There are some good frights i.e. sudden unexpected jolts, but any director can pull that off. The only reminiscence of the master’s style is the first-person glide-cam; giving the feel the girls are being watched and stalked. But that persistent aura of dreaded doom, which makes any horror movie worthwhile, just isn’t there – unless the killer’s around to remind us to be scared while a thunderstorm persists outside. And the conclusion/twist is somewhat creative, but that’s for you to decide.

Daryl Hannah at her peak circa 1992 Score: ***
title: MEMOIRS OF AN INVISIBLE MAN
cast: Chevy Chase, Daryl Hannah, Sam Neill

MEMOIRS OF AN INVISIBLE MAN was an obvious attempt for John Carpenter to prove he could pull of a directing job for something he wasn't born to do, and the results are hit and miss, although you'll be surprised at how entertaining it all is, and in an old fashion kind of way...

Given that, Chevy Chase turns in a decent dramatic performance: that is, except for his contrived Noirish narration (the titular memoirs) or when he gets too angry at government killer Sam Neill, who wields the right amount of villainy to make the audience realize how scared Chase, a shallow playboy when he was visible, should be: And that's even after meeting too-good-to-be-true Daryl Hannah, who's never looked so good. Based on a Universal science fiction/horror classic, which Carpenter had tremendous luck with in remaking Universal's THE THING FROM ANOTHER WORLD, the once Master of Horror creates a decent, time-filling action picture that flows despite its dated special effects... even for back then.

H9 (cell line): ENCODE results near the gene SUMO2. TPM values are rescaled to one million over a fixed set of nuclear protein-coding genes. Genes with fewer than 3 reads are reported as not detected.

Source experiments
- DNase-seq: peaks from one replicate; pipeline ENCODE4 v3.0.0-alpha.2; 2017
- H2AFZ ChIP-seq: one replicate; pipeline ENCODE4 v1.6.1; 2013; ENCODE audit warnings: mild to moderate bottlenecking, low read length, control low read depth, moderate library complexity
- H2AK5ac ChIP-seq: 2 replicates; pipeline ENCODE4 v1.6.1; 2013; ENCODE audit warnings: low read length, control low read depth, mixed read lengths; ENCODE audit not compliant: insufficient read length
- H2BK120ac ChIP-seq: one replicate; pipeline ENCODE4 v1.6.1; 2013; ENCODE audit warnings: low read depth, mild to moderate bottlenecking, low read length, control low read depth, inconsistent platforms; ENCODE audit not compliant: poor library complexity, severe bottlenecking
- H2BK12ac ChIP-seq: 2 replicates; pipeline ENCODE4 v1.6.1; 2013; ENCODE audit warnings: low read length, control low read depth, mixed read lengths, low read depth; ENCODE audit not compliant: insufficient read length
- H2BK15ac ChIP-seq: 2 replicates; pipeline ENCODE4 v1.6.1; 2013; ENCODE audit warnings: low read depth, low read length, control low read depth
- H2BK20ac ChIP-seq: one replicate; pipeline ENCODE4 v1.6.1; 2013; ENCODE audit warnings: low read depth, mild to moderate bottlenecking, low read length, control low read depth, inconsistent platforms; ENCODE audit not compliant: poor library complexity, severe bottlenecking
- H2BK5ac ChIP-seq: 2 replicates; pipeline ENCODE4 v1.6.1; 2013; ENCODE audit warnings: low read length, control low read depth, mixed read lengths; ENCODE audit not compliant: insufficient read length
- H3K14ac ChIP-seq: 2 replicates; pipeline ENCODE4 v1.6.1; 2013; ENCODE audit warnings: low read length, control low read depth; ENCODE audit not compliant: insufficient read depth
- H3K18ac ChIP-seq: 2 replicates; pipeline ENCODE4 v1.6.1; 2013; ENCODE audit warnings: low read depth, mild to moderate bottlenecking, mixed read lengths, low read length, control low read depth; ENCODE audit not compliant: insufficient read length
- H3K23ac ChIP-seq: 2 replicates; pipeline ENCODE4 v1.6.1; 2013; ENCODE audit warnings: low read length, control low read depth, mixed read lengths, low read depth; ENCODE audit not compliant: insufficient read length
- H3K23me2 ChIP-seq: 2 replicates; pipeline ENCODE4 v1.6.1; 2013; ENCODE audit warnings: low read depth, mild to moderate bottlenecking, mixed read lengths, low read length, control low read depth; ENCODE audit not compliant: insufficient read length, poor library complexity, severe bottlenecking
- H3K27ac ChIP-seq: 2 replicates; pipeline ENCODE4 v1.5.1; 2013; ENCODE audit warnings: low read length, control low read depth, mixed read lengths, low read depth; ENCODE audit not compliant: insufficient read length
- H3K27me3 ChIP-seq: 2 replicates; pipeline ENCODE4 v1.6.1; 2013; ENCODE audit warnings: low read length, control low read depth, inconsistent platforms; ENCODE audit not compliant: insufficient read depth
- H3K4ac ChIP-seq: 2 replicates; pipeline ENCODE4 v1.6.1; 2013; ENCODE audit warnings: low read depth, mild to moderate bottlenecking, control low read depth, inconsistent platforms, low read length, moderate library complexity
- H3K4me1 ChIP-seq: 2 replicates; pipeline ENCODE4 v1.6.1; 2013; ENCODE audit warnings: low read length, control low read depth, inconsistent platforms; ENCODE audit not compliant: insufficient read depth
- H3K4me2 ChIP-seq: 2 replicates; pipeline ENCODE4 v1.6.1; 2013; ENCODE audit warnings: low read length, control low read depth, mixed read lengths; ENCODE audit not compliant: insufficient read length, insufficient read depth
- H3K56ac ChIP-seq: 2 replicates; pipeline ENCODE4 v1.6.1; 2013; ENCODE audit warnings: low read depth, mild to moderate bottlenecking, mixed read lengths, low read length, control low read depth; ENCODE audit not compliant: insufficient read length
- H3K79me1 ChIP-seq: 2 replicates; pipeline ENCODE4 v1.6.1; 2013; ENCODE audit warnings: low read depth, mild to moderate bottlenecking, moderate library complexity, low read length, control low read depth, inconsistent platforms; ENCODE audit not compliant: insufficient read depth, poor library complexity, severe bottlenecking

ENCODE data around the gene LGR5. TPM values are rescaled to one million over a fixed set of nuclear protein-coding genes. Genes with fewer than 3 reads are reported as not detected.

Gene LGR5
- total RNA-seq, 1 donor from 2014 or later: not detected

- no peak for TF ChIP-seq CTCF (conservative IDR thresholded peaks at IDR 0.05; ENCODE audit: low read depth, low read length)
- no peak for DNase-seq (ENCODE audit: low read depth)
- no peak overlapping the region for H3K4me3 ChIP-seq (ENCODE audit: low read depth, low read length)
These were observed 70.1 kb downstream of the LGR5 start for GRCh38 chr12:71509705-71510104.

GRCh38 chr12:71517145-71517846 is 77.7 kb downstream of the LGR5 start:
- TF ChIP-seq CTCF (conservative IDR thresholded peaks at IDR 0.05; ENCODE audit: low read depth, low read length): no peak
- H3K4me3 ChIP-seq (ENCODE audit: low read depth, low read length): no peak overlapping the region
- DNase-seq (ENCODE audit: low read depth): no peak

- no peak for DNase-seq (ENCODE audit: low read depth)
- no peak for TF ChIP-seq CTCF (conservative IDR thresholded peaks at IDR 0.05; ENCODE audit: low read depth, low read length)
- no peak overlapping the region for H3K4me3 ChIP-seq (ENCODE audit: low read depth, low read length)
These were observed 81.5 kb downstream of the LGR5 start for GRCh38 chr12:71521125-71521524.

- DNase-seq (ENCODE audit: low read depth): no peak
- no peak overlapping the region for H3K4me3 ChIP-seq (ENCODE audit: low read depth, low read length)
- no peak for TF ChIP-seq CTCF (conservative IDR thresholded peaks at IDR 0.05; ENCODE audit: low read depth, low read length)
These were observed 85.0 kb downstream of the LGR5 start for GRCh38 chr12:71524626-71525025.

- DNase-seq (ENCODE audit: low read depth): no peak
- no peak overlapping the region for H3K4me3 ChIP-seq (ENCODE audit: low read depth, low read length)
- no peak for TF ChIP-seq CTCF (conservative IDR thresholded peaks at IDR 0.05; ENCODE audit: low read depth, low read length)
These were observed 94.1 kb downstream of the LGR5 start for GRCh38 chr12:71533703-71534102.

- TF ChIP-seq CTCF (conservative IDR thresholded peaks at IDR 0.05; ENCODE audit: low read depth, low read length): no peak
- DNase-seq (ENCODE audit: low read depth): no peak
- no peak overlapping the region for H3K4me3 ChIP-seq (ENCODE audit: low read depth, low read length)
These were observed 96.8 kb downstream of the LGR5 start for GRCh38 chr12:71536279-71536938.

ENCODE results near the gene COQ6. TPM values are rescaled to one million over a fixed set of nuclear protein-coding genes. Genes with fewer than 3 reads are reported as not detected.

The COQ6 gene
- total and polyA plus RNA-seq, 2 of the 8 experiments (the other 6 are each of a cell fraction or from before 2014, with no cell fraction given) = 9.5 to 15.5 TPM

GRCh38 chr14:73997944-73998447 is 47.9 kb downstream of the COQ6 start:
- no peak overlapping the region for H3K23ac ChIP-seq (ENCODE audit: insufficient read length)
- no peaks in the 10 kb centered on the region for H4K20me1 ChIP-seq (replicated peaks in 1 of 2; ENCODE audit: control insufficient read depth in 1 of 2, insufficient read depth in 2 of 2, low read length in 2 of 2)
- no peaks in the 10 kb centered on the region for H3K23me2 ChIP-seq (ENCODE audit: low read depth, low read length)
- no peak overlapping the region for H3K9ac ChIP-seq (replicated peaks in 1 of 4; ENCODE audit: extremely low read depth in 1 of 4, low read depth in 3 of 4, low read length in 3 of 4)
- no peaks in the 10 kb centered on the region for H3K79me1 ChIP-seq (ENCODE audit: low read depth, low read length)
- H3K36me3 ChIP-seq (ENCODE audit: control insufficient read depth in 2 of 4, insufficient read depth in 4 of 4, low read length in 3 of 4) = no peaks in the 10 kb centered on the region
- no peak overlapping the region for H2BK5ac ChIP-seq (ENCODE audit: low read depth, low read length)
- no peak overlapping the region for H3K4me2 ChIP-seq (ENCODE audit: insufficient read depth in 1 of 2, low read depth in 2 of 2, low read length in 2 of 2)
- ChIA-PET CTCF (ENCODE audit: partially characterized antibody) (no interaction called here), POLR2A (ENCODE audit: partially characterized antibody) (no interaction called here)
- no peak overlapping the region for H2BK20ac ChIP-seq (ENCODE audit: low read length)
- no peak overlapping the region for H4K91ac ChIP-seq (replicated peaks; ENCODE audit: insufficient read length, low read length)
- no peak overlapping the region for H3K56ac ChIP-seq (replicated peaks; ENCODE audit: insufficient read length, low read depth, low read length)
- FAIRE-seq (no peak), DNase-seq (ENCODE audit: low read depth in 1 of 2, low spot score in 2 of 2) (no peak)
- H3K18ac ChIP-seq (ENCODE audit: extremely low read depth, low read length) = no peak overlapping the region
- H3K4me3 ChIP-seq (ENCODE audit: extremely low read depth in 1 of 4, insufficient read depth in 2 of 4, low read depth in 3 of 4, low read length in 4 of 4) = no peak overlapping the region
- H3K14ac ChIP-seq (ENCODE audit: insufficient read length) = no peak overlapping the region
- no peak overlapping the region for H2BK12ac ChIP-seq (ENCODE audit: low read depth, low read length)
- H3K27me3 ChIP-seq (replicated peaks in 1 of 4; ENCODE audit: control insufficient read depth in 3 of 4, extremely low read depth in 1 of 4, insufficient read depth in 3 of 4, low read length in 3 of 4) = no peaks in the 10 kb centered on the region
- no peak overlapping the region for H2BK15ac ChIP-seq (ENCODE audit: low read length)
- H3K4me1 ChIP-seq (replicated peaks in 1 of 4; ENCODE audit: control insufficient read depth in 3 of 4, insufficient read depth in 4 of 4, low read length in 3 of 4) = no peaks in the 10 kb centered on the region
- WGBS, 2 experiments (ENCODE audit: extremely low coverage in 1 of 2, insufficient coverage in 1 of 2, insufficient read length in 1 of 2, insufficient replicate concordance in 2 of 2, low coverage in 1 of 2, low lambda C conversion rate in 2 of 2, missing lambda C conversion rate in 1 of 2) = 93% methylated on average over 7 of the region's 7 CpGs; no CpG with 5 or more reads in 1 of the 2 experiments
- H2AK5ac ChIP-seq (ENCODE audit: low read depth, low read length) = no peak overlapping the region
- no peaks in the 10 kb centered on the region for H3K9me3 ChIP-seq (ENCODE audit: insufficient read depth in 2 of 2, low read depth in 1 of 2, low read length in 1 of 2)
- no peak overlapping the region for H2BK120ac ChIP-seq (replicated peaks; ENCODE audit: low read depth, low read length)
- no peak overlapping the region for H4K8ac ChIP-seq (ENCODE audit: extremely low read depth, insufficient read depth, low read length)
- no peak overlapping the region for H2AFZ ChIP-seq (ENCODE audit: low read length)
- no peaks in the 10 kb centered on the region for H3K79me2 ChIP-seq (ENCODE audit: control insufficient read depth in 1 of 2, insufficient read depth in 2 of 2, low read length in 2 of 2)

Year: 1995 Score: *** Full Review: Click Here
VILLAGE OF THE DAMNED: John Carpenter attempted a horribly hokey science-fiction tale, and in that, succeeded. The cast includes actors known for franchise films including Christopher "Superman" Reeves, Mark "Star Wars" Hamill, Kirstie "Look Who's Talking" Alley, Michael "Eddie and the Cruisers" Pare, and Linda "Croc Dundee" Kozlowski as residents of a town hit by a blackout that mysteriously impregnates the women, nine months later giving birth on the same night to alien children who, a few years later, become albino megaminds.

Despite the good cast, most of the acting is subpar, especially Mark Hamill who, as a preacher, delivers lines as if he too were possessed. The children, on the other hand, perform decently enough, but are held back by cheesy FX as their eyes radiate, taking away any real threat they might've had otherwise.
Peter Fonda really should have walked out on this one; but it's the fun-baddest scene, and RIP
Kurt Russell and Peter Fonda in Escape from LA
Holy building, Batman, it's John Carpenter's swiss cheese effects of MEMOIRS OF AN INVISIBLE MAN
Uncommon Valor hottie Constance Forslund in VILLAGE OF THE DAMNED
Linda Koslowski in VILLAGE OF THE DAMNED with the director's credit